Shortstop, abbreviated SS, is the baseball or softball fielding position between second and third base, considered to be among the most demanding defensive positions. The position was assigned to defensive specialists who were poor at batting and were placed at the bottom of the batting order. Today shortstops are able to hit well and many are placed at the top of the lineup. In the numbering system used by scorers to record defensive plays, the shortstop is assigned the number 6. More hit balls go to the shortstop than to any other position, as there are more right-handed hitters in baseball than left-handed hitters, most hitters have a tendency to pull the ball slightly. Like a second baseman, a shortstop must be agile, for example. Like a third baseman, the shortstop fields balls hit to the left side of the infield, where a strong arm is needed to throw out a batter-runner before they reach the safety of first base. Doc Adams of the Knickerbockers created the concept of the shortstop position, according to baseball historian John Thorn and Baseball Hall of Fame researcher Freddy Berowski.
In the first five years the Knickerbockers played, the team fielded anywhere from eight to eleven players. The only infielders were the players covering each of the bases; the outfielders had difficulty throwing baseballs into the infield because of the balls' light weight. Adams's shortstop position, which he started playing at some time from 1849 to 1850, was used to field throws from the outfielders and throw to the three infielders. With the advent of higher-quality baseballs, Adams moved to the infield, since the distance the balls could travel increased. Adams had a long playing career with the Knickerbockers: he remained a player with the team until 1860. Unlike the pitcher and catcher, who must start every play in a designated area the shortstop and the other fielders can vary their positioning in response to what they anticipate will be the actions of the batter and runner once the play begins; the shortstop ordinarily is positioned near second base on the third-base side. Because right-handed hitters tend to hit the ball more toward third base, a shortstop will move closer to third base if the batter is batting right-handed, more toward first base if the batter is batting left-handed.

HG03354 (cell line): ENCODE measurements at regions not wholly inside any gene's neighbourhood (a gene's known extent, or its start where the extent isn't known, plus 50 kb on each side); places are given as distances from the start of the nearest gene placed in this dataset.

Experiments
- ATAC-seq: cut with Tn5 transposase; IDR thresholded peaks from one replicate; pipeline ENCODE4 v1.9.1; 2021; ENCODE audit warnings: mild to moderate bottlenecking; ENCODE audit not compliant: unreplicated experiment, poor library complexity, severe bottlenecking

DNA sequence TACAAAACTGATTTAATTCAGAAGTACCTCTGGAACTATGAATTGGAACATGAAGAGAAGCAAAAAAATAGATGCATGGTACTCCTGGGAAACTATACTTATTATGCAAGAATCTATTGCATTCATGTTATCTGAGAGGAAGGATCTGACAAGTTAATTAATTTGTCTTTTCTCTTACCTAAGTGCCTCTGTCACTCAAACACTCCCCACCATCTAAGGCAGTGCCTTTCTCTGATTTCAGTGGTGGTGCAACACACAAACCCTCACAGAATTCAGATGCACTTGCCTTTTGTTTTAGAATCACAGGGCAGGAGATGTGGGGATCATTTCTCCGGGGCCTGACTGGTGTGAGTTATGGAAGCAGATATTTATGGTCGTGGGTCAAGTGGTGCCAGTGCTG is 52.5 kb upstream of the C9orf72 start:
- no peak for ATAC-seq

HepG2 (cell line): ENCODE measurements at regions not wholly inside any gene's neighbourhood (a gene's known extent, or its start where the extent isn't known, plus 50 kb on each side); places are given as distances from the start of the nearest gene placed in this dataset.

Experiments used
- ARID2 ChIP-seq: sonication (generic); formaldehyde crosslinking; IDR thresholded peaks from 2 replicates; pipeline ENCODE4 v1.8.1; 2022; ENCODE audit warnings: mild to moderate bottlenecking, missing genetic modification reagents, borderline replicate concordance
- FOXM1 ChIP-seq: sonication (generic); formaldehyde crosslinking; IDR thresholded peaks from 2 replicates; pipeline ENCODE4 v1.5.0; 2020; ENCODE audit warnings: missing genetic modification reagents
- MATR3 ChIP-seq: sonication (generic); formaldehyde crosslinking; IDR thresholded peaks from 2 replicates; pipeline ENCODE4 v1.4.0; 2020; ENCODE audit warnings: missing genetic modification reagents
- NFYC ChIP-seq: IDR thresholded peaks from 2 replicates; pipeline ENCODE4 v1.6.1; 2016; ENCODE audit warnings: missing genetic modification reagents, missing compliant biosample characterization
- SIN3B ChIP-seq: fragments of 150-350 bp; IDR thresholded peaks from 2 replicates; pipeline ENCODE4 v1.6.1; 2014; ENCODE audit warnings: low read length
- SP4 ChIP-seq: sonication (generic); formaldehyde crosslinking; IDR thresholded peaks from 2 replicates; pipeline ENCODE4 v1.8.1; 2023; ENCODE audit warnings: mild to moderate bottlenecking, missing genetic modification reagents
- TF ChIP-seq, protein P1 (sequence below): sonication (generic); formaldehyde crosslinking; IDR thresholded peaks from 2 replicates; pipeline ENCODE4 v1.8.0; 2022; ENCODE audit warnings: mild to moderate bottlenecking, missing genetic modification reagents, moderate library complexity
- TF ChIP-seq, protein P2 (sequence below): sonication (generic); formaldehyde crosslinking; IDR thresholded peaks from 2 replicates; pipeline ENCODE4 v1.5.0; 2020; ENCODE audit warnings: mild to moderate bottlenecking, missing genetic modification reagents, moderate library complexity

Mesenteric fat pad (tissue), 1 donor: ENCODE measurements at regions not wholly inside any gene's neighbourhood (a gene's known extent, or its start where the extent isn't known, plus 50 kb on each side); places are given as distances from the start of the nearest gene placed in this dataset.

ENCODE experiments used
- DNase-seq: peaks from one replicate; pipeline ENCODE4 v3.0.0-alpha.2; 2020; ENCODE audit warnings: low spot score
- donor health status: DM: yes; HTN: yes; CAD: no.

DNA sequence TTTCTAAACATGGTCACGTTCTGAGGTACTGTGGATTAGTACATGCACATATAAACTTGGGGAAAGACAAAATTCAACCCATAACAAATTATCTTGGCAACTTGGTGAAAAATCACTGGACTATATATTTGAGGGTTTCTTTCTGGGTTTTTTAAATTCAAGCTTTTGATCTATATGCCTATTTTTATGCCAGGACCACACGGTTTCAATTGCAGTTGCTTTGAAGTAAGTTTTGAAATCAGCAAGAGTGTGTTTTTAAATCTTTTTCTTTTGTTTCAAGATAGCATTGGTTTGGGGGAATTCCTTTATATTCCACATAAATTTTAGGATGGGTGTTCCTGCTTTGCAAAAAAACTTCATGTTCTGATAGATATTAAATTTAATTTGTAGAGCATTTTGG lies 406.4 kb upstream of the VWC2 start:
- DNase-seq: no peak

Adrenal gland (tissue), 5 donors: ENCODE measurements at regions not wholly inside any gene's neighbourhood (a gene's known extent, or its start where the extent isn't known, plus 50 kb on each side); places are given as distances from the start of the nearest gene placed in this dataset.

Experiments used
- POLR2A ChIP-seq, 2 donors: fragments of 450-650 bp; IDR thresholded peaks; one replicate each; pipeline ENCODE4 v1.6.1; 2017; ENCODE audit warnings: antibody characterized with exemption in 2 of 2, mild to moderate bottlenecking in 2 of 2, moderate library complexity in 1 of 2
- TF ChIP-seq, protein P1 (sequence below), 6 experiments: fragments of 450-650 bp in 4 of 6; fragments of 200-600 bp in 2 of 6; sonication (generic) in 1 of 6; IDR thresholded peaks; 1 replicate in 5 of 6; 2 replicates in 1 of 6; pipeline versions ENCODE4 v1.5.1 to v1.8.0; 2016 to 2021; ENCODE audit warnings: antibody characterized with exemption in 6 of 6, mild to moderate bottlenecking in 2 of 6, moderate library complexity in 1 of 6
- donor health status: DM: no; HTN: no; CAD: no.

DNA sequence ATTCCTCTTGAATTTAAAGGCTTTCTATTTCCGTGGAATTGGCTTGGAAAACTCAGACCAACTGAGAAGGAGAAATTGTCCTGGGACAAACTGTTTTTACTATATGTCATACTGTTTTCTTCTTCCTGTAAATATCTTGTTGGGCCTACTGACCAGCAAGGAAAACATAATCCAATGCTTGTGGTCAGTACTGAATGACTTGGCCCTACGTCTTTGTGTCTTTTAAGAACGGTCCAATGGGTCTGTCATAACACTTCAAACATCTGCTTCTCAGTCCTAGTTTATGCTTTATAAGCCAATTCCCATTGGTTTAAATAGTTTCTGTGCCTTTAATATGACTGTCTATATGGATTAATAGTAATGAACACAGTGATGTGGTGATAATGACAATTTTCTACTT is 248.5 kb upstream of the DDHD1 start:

A shortstop has a strong throwing arm, because he has a long throw to first base, has less time in which to make a throw, given that the ground balls he fields have traveled far. A shortstop must be agile, because balls hit to or near the shortstop position are hit harder than to other infield positions. Shortstops are required to cover second base in double play situations when the ball is hit to the second baseman or first baseman, they cover second when a runner is attempting a stolen base, but only when a left-handed hitter is batting because the infield will respond to a left-handed batter by shifting toward first base, resulting in the shortstop being the infielder, closest to second base. Shortstops must cover third at various times, including the rotation play. Shortstops are given precedence on catching pop-ups in the infield as well, so they end up calling off other players many times, although on deep pop-ups they fall back when called off by an outfielder, they become the cutoff man on balls to any part of the outfield that are being directed towards third base and all balls to left and center field that are destined for second base.
Depending on the system the shortstop may cut balls from left field heading home. The emphasis on defense makes the position unusually difficult to fill. A strong shortstop did not have to be a good hitter; some of the weakest hitters in Major League Baseball have played the position, including Mario Mendoza, for whom George Brett popularized the eponymous Mendoza Line to describe a batting average below.200. Since the 1960s, such mediocre hitting has become rarer as teams demand players with ability to both field and hit. In practice, a marginal fielder as a shortstop who hits well can be moved to any other position second base or third base, whether early in their careers or due to diminished fielding range, slower reflexes, weaker throwing arms, increased risk of injury, or co-existence with another dominant shortstop, as with Ernie Banks, Cal Ripken Jr. Alex Rodríguez, Michael Young, or Miguel Tejada; the year in which the player was inducted is given in brackets after his name. John Henry Lloyd and Willie Wells were elected for their play in the Negro Leagues.
George Wright was elected as a pioneer, but starred as a shortstop in the 1860s and 1870s. Robin Yount started his career as a shortstop, moved to the outfield where he played his last nine seasons. Ernie Banks played shortstop for the first half of first base for the remainder. Ozzie Smith: 621 Glenn Wright: 601 Dave Bancroft: 598